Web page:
The Cathedral Killer feedback

Phil: OK, you’ve now read our short story, The Cathedral Killer (Part 1 and Part 2) we entered it into the Writers Forum short story competition and also paid for some feedback. Here’s what we received:

Presentation: Manuscript layout needs some attention. You might find this post useful: and also this one: for dialogue punctuation. When a sentence starts with a number it has to be written out in words. Salaciously isn’t the right word in context. Typos: over hang/overhang, though/thought, brothers/brother’s, see/seen, back packing/backpacking, no-where/nowhere

Title: Good – apt for the story and intriguing.

Opening: This introduces the main character, but it doesn’t contain a compelling reason to read on. A strong hook is needed to grab the reader’s attention.

Dialogue: The dialogue helps to drive the story but doesn’t do as much as it could to aid characterisation.

Characterisation: Brad didn’t come to life as a real person. I think you could have used his dialogue to flesh him out more – particularly as you want the readers to believe he is the killer.

Overall: I realised a bit too early that she was the killer – it had to be her because it obviously wasn’t Brad. I think you need to give us another red herring so that readers will believe it is Brad. In other words, make another character suspicious, the readers will discount him and look for someone else, so Brad needs to be the next logical person but appear to be above suspicion (which then makes him suspicious).

Needs some work but has potential


OK, it’s not the ringing endorsement we were hoping for but I think I can see where most of it comes from. We’re still at the stage of trying to balance writing enough story to make it interesting with keeping the short story, well, short. If another character was added to make Brad more suspicious, would we need to increase the length of the thing by a third to give this person some dialogue ? Does this matter ?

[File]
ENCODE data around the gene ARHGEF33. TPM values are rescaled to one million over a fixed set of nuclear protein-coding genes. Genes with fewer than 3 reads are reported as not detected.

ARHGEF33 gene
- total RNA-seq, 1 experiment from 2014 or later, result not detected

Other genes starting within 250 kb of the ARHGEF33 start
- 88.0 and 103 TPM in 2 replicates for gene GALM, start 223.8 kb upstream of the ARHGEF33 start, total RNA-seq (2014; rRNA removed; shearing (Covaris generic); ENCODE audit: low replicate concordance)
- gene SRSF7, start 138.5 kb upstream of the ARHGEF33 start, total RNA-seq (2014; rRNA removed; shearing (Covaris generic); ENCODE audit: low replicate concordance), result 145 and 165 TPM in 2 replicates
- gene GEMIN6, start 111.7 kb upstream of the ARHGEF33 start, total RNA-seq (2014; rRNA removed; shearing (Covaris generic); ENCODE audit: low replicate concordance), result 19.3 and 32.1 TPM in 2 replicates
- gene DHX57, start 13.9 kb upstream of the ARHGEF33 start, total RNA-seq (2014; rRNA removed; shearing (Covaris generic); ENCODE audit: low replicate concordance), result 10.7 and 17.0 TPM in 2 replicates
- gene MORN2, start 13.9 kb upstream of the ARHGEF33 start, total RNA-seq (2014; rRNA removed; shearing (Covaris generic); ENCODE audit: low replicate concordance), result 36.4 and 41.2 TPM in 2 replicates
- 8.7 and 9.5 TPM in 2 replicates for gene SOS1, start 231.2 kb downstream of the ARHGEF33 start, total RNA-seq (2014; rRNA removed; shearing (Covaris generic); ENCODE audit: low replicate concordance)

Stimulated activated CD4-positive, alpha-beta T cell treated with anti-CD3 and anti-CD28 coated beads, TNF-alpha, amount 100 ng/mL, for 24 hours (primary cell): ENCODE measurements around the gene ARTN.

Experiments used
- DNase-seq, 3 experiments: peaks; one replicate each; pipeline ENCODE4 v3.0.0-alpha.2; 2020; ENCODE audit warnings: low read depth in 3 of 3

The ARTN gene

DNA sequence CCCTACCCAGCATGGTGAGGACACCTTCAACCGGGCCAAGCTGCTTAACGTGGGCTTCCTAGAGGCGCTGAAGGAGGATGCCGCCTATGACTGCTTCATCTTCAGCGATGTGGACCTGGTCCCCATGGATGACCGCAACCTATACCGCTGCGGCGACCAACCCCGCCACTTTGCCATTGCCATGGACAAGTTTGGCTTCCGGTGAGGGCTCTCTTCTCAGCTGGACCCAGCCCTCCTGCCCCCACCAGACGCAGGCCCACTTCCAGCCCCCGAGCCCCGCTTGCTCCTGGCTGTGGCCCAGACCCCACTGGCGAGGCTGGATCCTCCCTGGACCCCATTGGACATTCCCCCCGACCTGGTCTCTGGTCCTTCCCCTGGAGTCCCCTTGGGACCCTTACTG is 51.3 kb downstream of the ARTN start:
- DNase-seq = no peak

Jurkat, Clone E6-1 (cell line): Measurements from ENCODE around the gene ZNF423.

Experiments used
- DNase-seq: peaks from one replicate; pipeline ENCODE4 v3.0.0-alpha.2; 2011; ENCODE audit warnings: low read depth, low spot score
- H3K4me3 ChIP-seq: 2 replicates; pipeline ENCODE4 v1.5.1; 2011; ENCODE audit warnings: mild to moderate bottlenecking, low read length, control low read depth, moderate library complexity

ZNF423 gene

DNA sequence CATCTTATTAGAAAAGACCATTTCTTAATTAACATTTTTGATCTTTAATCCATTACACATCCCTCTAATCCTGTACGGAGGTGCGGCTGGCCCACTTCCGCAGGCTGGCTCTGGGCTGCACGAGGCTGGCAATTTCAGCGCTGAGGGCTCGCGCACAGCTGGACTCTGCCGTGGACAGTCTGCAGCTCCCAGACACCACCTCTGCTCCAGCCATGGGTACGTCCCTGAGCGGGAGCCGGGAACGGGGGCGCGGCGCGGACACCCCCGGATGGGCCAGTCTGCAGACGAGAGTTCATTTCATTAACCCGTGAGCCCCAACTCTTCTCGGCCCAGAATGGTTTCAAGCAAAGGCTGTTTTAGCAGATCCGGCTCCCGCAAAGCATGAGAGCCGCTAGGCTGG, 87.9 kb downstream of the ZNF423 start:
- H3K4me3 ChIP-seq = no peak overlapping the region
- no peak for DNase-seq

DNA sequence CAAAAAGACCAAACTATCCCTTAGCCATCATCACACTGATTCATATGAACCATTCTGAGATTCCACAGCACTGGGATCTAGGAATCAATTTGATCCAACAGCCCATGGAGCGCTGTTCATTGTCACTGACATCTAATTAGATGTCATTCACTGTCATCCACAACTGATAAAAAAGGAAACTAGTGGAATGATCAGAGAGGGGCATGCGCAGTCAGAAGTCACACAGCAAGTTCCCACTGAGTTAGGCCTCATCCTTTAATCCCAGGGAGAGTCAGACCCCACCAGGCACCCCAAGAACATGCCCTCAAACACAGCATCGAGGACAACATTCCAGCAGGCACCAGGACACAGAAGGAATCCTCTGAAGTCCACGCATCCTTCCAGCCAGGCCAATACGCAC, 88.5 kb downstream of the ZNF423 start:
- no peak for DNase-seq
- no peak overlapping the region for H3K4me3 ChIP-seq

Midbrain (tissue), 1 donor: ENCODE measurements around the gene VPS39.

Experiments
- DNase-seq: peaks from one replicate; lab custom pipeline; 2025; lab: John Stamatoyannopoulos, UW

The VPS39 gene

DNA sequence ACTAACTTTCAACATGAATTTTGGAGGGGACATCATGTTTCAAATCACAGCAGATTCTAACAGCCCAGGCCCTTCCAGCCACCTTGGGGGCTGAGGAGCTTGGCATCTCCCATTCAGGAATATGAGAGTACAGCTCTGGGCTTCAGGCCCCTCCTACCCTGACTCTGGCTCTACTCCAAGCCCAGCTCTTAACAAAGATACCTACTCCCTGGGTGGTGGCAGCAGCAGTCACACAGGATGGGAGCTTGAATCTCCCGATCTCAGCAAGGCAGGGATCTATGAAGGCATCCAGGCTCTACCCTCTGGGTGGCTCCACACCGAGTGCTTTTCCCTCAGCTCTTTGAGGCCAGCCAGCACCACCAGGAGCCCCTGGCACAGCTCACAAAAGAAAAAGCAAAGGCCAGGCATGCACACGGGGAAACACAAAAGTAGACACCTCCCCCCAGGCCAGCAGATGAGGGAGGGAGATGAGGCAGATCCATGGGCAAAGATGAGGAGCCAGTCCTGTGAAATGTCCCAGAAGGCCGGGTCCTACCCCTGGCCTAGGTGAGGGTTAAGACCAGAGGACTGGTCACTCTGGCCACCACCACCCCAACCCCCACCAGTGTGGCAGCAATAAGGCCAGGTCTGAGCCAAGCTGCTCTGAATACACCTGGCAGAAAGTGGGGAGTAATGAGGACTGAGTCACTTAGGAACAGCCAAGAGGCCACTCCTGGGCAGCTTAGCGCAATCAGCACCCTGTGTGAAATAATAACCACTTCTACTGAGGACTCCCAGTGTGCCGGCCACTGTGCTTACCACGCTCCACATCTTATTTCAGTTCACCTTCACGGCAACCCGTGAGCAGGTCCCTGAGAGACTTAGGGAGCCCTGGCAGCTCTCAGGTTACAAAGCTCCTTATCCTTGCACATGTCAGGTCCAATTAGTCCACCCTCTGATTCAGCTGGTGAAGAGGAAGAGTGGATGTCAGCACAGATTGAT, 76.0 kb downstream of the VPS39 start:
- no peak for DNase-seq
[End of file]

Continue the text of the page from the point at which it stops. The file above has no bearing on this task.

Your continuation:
To be fair, I’d had the same “I guessed the killer too early” point made by a friend who read the story. Throwing red herrings in is much harder than you would think. Agatha Christie was brilliant at this yet she’s often accused of writing pot-boilers. On the other hand we want people to be able to guess the outcome. I hate it when a deus ex machina gets the writer out of a hole. I want to solve the crime, or at least realise I could have solved it.

Still, at least we have potential. Maybe we will re-work the story and re-publish it at a later date in some sort of anthology. Mind you, we’ve also had ideas along the lines of turning it into a play where the audience take the part of the tourists following the tour. Potential indeed.


Filed under Phil, Writing

3 responses to “The Cathedral Killer feedback

  1. How short does a short story have to be to qualify?

  2. Gosh. 1000-3000 words is really short to make decent plot, red herrings AND believable characters! I think in this instance you have to use very broad strokes to put a picture in the reader’s mind. I was doing an exercise recently, on a train journey, where I pictured various acquaintances who are larger than life characters and tried to describe them in 1 to 3 sentences. Or think about how you distinguish between your friends: “Remember Dave? Always wore that manky tartan hat, but totally loved his chihuahuas. Didn’t he stink of wotsits until he met Sharon and started going to the gym?”

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